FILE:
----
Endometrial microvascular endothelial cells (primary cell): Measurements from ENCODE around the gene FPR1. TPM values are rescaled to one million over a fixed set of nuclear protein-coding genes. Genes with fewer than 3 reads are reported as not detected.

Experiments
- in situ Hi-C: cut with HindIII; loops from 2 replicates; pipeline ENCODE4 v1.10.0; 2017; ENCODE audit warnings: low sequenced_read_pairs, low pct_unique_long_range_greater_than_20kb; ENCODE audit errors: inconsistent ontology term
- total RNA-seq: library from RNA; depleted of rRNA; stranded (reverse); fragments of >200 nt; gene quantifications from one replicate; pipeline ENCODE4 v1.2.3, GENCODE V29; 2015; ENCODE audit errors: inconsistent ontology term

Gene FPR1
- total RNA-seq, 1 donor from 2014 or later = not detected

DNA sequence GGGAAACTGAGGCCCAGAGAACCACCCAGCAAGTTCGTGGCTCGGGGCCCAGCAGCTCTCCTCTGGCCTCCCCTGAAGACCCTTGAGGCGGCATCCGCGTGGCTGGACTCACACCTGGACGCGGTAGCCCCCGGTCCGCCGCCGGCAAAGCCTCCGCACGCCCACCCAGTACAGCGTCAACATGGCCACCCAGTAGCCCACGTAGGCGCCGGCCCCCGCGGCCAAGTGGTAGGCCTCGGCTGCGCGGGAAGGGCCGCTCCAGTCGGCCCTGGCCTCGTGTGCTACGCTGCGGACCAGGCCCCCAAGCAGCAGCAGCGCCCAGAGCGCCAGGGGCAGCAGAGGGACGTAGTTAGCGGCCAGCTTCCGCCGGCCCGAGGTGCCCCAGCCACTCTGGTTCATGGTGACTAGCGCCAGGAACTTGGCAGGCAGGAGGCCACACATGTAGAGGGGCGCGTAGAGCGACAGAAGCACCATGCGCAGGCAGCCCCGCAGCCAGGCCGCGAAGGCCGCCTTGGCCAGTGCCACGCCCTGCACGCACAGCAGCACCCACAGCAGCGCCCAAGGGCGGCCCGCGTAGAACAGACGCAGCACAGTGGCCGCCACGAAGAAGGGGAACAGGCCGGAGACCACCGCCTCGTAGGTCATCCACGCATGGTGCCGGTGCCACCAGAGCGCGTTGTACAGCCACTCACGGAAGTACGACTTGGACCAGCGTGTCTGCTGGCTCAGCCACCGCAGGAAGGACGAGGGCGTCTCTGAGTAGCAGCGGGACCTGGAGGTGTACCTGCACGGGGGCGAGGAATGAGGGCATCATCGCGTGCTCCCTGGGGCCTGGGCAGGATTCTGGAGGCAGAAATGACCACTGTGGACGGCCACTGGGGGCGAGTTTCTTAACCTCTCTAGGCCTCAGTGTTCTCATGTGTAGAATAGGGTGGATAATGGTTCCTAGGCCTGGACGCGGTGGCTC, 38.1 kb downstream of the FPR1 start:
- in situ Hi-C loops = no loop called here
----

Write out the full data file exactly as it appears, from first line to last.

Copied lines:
Endometrial microvascular endothelial cells (primary cell): Measurements from ENCODE around the gene FPR1. TPM values are rescaled to one million over a fixed set of nuclear protein-coding genes. Genes with fewer than 3 reads are reported as not detected.

Experiments
- in situ Hi-C: cut with HindIII; loops from 2 replicates; pipeline ENCODE4 v1.10.0; 2017; ENCODE audit warnings: low sequenced_read_pairs, low pct_unique_long_range_greater_than_20kb; ENCODE audit errors: inconsistent ontology term
- total RNA-seq: library from RNA; depleted of rRNA; stranded (reverse); fragments of >200 nt; gene quantifications from one replicate; pipeline ENCODE4 v1.2.3, GENCODE V29; 2015; ENCODE audit errors: inconsistent ontology term

Gene FPR1
- total RNA-seq, 1 donor from 2014 or later = not detected

DNA sequence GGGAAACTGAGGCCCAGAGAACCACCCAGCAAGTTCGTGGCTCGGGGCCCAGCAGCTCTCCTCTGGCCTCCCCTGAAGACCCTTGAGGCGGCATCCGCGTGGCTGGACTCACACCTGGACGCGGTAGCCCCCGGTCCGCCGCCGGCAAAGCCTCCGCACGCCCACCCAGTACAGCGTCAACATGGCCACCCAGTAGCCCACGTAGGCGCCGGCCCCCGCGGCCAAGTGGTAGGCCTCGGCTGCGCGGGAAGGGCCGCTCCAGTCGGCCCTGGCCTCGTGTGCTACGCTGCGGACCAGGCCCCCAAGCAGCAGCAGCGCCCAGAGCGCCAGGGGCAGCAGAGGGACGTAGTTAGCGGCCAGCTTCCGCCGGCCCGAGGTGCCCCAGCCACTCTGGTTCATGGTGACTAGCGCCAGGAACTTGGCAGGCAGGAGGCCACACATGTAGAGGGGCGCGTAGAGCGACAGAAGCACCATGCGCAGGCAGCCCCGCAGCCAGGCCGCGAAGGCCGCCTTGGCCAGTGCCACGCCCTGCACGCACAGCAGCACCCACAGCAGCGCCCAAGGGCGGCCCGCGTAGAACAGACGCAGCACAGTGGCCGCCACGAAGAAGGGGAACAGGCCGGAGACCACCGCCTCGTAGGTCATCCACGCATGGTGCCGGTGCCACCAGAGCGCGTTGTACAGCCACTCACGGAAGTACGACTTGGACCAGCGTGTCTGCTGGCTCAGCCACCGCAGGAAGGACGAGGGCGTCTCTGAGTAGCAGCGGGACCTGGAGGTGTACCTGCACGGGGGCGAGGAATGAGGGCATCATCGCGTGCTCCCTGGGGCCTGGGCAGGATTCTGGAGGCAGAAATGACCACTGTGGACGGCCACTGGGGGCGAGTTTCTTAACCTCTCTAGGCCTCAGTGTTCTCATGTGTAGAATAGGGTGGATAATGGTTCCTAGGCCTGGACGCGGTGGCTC, 38.1 kb downstream of the FPR1 start:
- in situ Hi-C loops = no loop called here